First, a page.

They had clashed with eleven Tomahawks of 5 SAAF Squadron on a free sweep over Gazala-Bir Hacheim (06:25-07:50). The South African pilots had been informed of both the approach of bandits and that Stukas were bombing Acroma. Thus, at 06:55 and at an altitude of 10,000 feet, they turned their planes east. They met ten Ju 87s protected by a reported twelve Bfl09s and C.202s near Acroma. Four of these planes were close cover, four more 2,000 feet above as medium, and another four 3,000 feet further above as top cover. The latter were at 10,000 feet, the same level as the Tomahawks.
Major John Frost (Tomahawk IIb AM385/GL-W) ordered Blue Flight to attack the top cover and Red Flight the medium cover. He himself attacked the bombers with his flight of three. Frost and Lieutenant Kenneth Collin Morgan (AN354/GL-X) fired at the rear Stuka from astern; the aircraft glided away and was claimed as a shared probable victory at 06:55. Frost then warded off a Bf 109 before he and Lieutenant Charles Sommerville (AN431/GL-S) attacked a lagging Stuka and claimed as a shared damage at 07:00. Second Lieutenant John Michael Scott Martin (AM401/GL-I) banked in behind a Bf 109 at the same altitude, firing from 300 yards and then following him in a steep dive; at 200 yards, he fired two more bursts, seeing pieces falling off from the starboard wing and yellow-brown smoke coming from the wing root. Then he cleared his tail, losing sight of it being credited with a damaged at 06:55. Captain Andrew Duncan (AK523/GL-R) shot down a Bf 109 at 07:00 while Captain Hewitson attacked another without results. At 07:10 the enemy broke away. Total ammunition use were: .50-2420 and .303-8010 (Major Frost .50-400 and .303-380) (Lieutenant Morgan .50-40 and .303-160) (Lieutenant Sommerville .50-120 and .303-180) (2nd Lieutenant Martin .50-220 and .303-120).
It seems that 6./JG 27 probably was top cover, clashing with the Blue Section; Duncan and Martin claiming two of them. 4./JG 27 was probably medium or close cover. The Germans certainly suffered heavy losses, but nevertheless the Stukas did not sustain considerable damage. Therefore, it is possible that in some way the three pilots sacrificed themselves to protect the Stukas. Oberleutnant Rudolf Sinner took over as staffelkapitän of 6./JG 27.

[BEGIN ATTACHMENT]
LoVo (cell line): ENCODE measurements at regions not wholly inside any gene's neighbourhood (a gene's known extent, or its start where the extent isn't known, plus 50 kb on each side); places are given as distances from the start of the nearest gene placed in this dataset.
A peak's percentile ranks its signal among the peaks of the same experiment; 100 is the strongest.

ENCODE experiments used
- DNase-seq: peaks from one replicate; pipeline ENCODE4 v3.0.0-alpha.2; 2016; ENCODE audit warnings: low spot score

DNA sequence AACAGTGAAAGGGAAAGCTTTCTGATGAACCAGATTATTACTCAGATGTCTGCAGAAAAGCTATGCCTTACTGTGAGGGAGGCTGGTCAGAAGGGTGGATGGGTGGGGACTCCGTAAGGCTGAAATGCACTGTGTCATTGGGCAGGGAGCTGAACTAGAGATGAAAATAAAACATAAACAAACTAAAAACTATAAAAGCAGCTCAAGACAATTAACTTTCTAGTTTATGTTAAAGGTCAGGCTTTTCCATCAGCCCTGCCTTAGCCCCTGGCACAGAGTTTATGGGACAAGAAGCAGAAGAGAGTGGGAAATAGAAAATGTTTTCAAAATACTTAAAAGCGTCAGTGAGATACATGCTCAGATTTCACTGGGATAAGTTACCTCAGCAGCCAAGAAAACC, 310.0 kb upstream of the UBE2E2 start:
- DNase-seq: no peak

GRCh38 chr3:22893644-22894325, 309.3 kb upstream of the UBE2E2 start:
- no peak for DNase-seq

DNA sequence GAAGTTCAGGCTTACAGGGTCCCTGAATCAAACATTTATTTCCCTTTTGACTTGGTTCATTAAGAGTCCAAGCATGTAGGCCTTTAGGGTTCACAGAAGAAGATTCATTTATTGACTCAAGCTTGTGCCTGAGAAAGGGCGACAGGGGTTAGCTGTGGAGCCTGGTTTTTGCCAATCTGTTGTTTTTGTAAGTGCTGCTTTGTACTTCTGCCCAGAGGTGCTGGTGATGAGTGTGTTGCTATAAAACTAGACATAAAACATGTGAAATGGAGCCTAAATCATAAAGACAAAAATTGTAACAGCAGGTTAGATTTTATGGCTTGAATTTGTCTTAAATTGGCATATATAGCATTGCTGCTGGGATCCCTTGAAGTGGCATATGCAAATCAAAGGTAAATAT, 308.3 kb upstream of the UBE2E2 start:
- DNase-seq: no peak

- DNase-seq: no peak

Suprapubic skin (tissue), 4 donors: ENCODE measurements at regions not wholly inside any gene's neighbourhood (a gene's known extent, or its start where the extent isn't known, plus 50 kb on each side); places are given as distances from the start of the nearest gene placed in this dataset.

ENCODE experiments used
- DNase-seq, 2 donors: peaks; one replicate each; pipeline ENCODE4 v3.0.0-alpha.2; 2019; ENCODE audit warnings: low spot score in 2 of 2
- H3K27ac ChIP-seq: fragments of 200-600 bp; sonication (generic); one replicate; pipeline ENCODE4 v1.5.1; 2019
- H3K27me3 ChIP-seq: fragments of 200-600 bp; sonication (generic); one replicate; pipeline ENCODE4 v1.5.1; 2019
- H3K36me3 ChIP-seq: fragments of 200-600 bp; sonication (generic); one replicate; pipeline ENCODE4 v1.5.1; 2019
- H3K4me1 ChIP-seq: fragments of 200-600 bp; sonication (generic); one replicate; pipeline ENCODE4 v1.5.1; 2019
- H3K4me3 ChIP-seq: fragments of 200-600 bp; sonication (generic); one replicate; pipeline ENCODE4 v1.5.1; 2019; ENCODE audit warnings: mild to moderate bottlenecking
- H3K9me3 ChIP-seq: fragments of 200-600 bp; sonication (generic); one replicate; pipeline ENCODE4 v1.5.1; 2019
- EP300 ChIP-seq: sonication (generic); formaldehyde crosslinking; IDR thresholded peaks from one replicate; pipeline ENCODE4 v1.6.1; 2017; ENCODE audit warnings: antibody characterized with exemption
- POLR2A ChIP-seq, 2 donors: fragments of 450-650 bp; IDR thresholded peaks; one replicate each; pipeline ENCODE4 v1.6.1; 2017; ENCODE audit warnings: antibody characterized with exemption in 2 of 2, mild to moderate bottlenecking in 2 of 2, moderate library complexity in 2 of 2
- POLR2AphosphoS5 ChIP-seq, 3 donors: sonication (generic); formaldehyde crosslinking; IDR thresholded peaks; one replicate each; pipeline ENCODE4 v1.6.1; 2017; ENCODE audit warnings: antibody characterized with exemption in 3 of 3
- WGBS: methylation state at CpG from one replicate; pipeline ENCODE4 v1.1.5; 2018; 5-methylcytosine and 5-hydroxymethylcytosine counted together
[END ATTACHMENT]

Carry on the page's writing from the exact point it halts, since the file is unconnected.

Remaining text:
On 1 June 1942, he was promoted to command 4 SAAF Squadron.
On 4 June, twelve Ju 87s of I. and II./StG 3 attacked to the north of Bir Hacheim (07:05-08:45) in the mornings second attack escorted by the I./JG 27 (take off 07:48). One of the Ju 87s was shot down by AA over the fortress (Ju 87D-1 WNr 2465 S7+KM; one was seen to bale out but both Leutnant Robert Hübel and Unteroffizier Fritz Müller were killed).
Seven Tomahawks each from 4 SAAF and 5 SAAF Squadrons with Kittyhawks of 2 SAAF Squadron, were ordered to patrol over Bir Hacheim where the South African pilots got in a good attack on the Stukas before the escort could interfere, claiming eight shot down.
The 5 SAAF Squadron claimed four Ju 87s when at 08:55, Lieutenant Basil Thornhill-Cook (Tomahawk IIb AK380/GL-R) claimed one shared with Lieutenant Kenneth Whyte (AN313/GL-X) north-west of Bir Hacheim while Major ‘Jack’ Frost (AM385/GL-W) claimed three over Bir Hacheim at 09:00.
Major Frost reported:
“…Stukas were seen diving. They released their bombs and carried on the dive right down to ground level. We followed the 4 Sqn. to the attack. I fired at and hit a 109 just above the Stukas without result. I then closed on a Ju.87 from the rear, gave one burst and he burst into flames and crashed. I then closed on another from the starboard quarter. He then turned towards me and I got in a burst with deflection. I then got very close to him, gave him another burst and he went down to the ground. I gave him another burst and set the AC alight. I then closed on another Stuka, gave him a good burst from astern and he went down and crash landed. Three Ju.87s destroyed.”Major F. J. M. Meaker (AN388/GL-N), who was flying with 5 SAAF Squadron, had to force-land 16km south-east of Bir Hacheim at 09:25 when his aircraft was hit by the gunner in the Ju 87 he was attacking. He was picked up by Lieutenant C. J. C. Horne (AK415/I), and was flown back to base two-up in the Tomahawk.
“…Attacked from out of the sun and caught up with the Stukas at about 1000’ heading west. I attacked one Stuka from above and behind which was lagging and saw my shots splinter his canopy. He appeared to lose control and fell back considerably. Stuka was seen to be badly damaged. My next attack was across the formation from the north. I made a full deflection attack fired early and saw the latter shots strike the engine which emitted flames and black smoke. Then the airscrew slowed down jerkily as 1 passed over him. …the AC appeared to be losing height. I turned west again caught up with the fight got a number of bursts but saw no convincing results.”Major Hewitson reported:
“...Caught up with the Stukas about 15 miles west of Bir Hakeim and delivered attacks on two near Stukas one of which was hit in the engine and force-landed. I was then attacked by one 109F which I avoided. He flew past me and I delivered an attack from dead astern. No results observed. At end of fight only 4 or 5 Stukas were left in the formation. On the way home two of us fought a running fight with two 109s which eventually left us as we crossed into our territory.”Lieutenant Cohen (KJ-N) stated: